1. There is no appearance here for the respondents. In our view, the learned Subordinate Judge has not dealt with this case in a satisfactory manner. He has found himself bound by the observations in Atchayya v. Kosaraju Narahari : AIR1929Mad81 . It is quite true that he was bound of course to follow that decision. However, as has been stated in more recent cases, each application must be governed by the facts and circumstances of that particular case. No hard and fast rule can be laid down in such cases. The allegations made by the appellant, the 1st respondent in the lower Court and the maternal grand-father of the minor, were that the petition was not bona fide, that the first respondent here and the petitioner in the lower Court had ill-treated his wife during her life time and indeed a very serious allegation is made that he poisoned her and the poisoning caused her death and that he was not the right and proper person to be given the custody of the minor girl. There was also another allegation that he was about to marry again; and the learned Subordinate Judge finds that this has become an actual fact since the filing of the petition. The admitted facts appear to be that the minor girl at the time of the application was just over five years of age, that she had been with the appellant, the maternal grand-father, ever since her birth and that very soon after her birth the minor's mother was brought to the house of the appellant where she died. The position therefore, is that the minor girl had been at the time of the hearing of the petition some five years or more in the care of the appellant. There is nothing to show that after the death of the minor's mother or at any time during the interval between that date and the presentation of the petition under appeal the first respondent here - the minor's father - ever sought to have the girl returned to him and the question as to why he now suddenly does so is one which bears upon this matter. It is quite true that there is the decision referred to by the learned Subordinate Judge. He, however, did not take any evidence at all and none of the allegations made by the appellant were enquired into. Since the decision to which reference is made in the judgment of the learned Subordinate Judge there have been other decisions of this High Court. One of them is Tatamma v. Veerraju : AIR1930Mad19 a decision of Waller and Cornish, JJ. The observations of Waller, J. certainly bear upon such questions as this. There are two other decisions to which reference may be made although in fairness to the learned Subordinate Judge it must be stated that they could not be put before him since they are decisions of a more recent date than the order under appeal. One of these is Muthusami Chettiar v. Muthuswami Moopanar (1934) 41 L.W. 190 a decision of myself and King, J. and the other is Ponniak Asari v. Suppiah Asari (1934) 68 M.L.J. 213 also a decision of myself and King, J. In these two latter decisions great importance is placed upon the question of welfare of the minor. It is conceded that the father is the natural guardian of his minor children and that he has a right to claim the custody of those children but these decisions to which reference has been made point out that that right can be defeated if the Court is of the opinion that it is better in the interests of the minor that the minor should remain in its present custody and not be returned to that of the father. In considering the question of the minor's welfare the question as to whether or not the petition asking for the custody of the minor is bona fide must be considered. If it is not bona fide that is a reason for not disturbing the custody of the minor. What has to be considered in all these cases is the failure on the part of the father or the person who is prima facie entitled to the custody of the minor to take steps over a long period to get custody of the minor. This of course bears on the question of bona fides. Another matter which has to be taken into consideration is whether he is a fit person for the minor to be returned to. It seems to me that should the father be proved to have been guilty of such treatment as is alleged to his wife, the minor child's mother, he would not be a desirable person to have the custody of the child. All these matters do not appear to me to have been properly taken into consideration by the learned Subordinate Judge. At this stage I do not desire to say anything which is likely to embarrass the lower Court in its further enquiry into this case which we are about to order. In my opinion the further enquiry should be conducted with due consideration to what has been stated here and the cases to which reference has been made. The order of the learned Subordinate Judge is therefore set aside and the case is remanded to the lower court for disposal in the light of the observations we have made. The costs of this appeal will abide the result of the enquiry.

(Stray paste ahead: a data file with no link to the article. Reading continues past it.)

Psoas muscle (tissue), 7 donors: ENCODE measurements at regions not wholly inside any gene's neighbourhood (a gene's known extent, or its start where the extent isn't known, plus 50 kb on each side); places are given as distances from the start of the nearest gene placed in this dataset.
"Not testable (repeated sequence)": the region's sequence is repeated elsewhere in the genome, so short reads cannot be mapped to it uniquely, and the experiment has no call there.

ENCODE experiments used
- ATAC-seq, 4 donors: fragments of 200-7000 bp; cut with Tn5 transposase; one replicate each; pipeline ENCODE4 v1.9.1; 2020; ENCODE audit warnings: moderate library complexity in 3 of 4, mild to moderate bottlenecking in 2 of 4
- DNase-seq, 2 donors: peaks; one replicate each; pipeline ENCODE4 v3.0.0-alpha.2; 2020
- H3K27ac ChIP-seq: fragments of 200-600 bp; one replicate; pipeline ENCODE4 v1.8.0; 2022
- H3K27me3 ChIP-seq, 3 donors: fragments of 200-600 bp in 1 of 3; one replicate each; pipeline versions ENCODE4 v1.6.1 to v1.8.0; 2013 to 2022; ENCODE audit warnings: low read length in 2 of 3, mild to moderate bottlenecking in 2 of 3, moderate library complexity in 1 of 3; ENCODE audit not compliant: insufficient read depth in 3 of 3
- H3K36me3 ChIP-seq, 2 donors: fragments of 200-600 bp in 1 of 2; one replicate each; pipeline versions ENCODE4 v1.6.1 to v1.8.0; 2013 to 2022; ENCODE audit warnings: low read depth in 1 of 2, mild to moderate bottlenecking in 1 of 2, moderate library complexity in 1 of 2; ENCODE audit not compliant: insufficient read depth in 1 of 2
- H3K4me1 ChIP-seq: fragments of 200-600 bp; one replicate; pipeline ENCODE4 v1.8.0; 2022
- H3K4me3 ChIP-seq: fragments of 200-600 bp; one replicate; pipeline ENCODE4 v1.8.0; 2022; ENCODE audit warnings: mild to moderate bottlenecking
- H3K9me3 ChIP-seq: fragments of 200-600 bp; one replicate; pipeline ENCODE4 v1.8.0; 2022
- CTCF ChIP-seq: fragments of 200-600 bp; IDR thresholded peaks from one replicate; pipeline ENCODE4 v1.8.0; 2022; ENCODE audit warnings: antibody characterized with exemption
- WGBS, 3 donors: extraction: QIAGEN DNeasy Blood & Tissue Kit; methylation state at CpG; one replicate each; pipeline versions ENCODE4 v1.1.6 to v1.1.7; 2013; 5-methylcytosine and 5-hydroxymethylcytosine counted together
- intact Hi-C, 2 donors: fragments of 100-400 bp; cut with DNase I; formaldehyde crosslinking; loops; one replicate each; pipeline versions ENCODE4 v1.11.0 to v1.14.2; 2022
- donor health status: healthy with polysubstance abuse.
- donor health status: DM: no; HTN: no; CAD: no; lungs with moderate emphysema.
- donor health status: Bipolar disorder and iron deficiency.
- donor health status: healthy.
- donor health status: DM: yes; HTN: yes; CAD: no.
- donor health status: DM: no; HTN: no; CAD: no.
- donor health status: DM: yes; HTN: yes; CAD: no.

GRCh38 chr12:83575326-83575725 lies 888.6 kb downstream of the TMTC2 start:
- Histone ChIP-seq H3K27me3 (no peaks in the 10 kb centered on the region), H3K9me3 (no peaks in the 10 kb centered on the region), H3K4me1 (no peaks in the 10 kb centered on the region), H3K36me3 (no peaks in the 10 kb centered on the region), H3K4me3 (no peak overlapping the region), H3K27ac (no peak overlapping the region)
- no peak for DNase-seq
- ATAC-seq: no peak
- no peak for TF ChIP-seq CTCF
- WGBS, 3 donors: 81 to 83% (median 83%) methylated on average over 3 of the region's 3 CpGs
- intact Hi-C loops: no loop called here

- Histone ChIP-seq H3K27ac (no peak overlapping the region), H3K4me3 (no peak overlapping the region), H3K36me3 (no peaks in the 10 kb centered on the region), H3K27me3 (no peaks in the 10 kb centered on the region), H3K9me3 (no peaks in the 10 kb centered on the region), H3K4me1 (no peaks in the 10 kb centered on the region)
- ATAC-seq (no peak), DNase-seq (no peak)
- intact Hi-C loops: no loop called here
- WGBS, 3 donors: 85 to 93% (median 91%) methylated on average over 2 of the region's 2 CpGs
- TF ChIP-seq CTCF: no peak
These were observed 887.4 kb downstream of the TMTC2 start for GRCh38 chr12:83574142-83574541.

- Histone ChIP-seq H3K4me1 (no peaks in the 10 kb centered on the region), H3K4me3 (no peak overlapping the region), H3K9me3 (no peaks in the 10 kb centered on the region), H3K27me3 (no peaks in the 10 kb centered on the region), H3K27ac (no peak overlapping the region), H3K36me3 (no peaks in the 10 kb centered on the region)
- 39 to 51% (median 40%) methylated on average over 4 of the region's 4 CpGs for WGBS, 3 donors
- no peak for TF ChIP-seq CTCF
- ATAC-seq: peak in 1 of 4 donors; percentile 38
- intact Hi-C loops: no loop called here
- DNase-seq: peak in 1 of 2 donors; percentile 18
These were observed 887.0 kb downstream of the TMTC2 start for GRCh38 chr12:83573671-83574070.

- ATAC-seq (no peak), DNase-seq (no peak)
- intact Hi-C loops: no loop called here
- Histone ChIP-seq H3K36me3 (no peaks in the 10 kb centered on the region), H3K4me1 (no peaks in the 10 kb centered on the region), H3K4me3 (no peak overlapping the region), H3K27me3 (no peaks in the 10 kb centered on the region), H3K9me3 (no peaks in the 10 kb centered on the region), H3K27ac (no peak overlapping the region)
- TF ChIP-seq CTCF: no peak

Cornish, J.

2. I agree.